Missouri may find itself at the epicenter of what people are calling “the future of mass transit”.
The Virgin Hyperloop One project made a stop in Columbia this week to demonstrate how its proposed system would work and displayed a working prototype of one of its pod capsules. Its projected route along I-70, between Kansas City and St. Louis, could make a commute between the two cities just a half an hour long.
For Thomas Yim, the head of video production and photography for Hyperloop One, one of the biggest challenges of this process so far has been moving from a small-time tech startup to a big-time infrastructure project.
“It’s taking engineering from a lot of existing modes and then our engineers have developed brand new magnetic levitation technology that’s much more efficient than anything else that exists in the world today,” said Yim, “So being able to see that up close and personal and witness the technology first-hand has been pretty amazing.”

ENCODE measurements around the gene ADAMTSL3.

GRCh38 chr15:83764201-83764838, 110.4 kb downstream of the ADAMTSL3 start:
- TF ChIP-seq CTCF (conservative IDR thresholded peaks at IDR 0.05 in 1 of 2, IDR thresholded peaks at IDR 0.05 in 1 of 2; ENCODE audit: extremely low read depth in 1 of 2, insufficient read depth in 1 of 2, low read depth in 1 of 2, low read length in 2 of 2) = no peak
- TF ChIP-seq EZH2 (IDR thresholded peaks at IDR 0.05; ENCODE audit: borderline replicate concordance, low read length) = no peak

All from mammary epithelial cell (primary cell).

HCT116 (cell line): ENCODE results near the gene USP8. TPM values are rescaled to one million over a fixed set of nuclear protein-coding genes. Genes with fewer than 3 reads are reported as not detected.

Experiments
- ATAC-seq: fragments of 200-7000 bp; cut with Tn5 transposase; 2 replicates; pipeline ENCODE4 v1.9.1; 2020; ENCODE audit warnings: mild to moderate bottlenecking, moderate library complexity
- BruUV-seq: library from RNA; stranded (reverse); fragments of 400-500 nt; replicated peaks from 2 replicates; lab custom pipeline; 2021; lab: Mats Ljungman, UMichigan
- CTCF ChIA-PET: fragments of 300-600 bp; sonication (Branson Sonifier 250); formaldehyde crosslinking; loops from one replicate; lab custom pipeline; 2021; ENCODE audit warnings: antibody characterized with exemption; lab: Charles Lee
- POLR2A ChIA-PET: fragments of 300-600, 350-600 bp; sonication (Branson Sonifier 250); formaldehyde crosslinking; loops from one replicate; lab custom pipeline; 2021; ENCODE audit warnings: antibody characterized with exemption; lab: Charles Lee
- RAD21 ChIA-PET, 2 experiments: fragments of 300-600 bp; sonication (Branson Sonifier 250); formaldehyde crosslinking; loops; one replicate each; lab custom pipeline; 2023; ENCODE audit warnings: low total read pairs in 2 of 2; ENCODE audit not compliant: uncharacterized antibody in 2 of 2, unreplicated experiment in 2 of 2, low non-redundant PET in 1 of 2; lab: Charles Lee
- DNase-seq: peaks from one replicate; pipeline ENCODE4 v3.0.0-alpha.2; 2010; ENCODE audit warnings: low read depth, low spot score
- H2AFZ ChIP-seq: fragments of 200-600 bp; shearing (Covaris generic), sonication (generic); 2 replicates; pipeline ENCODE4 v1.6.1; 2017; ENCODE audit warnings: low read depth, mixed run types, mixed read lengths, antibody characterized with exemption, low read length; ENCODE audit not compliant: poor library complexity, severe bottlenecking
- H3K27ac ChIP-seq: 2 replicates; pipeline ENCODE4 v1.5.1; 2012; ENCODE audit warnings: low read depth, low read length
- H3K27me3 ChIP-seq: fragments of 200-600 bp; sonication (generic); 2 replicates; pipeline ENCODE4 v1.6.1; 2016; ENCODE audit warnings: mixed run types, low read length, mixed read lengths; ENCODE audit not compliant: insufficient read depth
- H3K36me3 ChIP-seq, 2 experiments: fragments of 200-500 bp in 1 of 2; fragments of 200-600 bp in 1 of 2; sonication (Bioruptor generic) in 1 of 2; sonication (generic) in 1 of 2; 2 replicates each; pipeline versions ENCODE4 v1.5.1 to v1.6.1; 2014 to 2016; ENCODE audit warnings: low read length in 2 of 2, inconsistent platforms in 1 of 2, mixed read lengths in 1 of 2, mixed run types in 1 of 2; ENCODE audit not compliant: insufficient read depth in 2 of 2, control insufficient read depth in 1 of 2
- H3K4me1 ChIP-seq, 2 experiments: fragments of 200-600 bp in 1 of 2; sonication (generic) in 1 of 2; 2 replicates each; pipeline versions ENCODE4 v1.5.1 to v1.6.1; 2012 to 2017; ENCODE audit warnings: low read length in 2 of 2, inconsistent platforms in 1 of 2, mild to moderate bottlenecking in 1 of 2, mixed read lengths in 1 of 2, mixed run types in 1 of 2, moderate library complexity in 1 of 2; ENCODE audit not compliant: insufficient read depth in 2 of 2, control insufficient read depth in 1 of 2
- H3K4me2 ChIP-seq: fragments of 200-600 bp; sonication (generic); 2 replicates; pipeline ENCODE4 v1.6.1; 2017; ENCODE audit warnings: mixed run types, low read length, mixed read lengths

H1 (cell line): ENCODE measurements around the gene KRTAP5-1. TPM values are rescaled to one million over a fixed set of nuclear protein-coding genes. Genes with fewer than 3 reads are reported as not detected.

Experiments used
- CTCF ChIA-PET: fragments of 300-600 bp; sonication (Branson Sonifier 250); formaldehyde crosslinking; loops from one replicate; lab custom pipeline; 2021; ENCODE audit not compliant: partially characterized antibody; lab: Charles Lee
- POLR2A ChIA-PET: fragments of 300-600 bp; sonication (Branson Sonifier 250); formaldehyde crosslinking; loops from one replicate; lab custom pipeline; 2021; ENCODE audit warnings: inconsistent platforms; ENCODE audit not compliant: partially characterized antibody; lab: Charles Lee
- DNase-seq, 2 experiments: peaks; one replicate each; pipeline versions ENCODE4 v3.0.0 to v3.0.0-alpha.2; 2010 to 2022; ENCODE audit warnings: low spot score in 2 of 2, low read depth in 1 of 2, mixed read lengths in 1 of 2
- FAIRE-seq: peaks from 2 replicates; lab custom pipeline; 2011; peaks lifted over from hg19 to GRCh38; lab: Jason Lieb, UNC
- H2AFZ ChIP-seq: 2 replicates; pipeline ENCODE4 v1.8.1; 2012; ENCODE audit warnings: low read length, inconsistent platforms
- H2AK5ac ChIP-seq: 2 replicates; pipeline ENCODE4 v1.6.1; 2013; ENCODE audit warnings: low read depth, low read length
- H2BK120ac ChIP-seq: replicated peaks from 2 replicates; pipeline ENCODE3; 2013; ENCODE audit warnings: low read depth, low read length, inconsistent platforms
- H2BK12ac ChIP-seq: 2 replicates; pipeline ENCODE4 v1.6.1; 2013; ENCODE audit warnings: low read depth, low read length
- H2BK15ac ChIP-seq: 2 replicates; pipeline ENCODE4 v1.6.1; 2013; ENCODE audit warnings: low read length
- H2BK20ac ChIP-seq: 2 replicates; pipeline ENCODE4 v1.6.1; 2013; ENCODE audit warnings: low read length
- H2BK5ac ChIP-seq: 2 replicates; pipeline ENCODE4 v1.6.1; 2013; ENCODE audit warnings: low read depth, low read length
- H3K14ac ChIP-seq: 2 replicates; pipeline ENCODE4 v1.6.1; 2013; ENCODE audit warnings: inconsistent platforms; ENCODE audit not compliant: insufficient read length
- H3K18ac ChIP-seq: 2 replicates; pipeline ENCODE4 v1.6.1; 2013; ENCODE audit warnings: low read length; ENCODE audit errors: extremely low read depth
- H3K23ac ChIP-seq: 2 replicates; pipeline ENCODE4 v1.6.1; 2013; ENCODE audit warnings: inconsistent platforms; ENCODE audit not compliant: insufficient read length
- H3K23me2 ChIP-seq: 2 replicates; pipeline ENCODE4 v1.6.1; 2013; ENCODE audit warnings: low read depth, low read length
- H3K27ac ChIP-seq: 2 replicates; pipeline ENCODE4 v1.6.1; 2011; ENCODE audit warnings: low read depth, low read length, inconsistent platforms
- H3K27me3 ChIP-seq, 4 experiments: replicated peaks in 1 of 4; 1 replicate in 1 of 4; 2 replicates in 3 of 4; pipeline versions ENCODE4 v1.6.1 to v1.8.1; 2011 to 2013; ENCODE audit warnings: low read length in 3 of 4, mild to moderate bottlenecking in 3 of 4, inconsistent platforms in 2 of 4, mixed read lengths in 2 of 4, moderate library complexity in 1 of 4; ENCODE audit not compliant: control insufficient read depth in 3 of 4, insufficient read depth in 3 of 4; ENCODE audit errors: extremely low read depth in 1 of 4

Hyperloop One’s Head of Marketing and Communications Ryan Kelly says the potential opportunities for Columbia and MU that come with a hyperloop track can provide much more than a quick ride to and from opposite sides of the state.
“I think the opportunity for Columbia and specifically for Mizzou is to potentially be the research epicenter of Hyperloop,” said Kelly, “And so we can imagine if we’re creating a certification track to certify this new mode of transportation globally that we would need a lot of support and engineering, software engineering, et cetera, and so Mizzou could potentially be that hub.”
The company projects that the first working track could be up and operational by 2029.